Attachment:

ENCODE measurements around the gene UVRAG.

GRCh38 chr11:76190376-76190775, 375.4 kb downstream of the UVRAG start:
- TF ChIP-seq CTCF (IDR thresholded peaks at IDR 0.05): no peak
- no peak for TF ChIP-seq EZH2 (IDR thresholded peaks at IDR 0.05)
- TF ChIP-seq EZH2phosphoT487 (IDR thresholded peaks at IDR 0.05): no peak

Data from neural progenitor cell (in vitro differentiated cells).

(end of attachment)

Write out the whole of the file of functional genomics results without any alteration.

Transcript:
ENCODE measurements around the gene UVRAG.

GRCh38 chr11:76190376-76190775, 375.4 kb downstream of the UVRAG start:
- TF ChIP-seq CTCF (IDR thresholded peaks at IDR 0.05): no peak
- no peak for TF ChIP-seq EZH2 (IDR thresholded peaks at IDR 0.05)
- TF ChIP-seq EZH2phosphoT487 (IDR thresholded peaks at IDR 0.05): no peak

Data from neural progenitor cell (in vitro differentiated cells).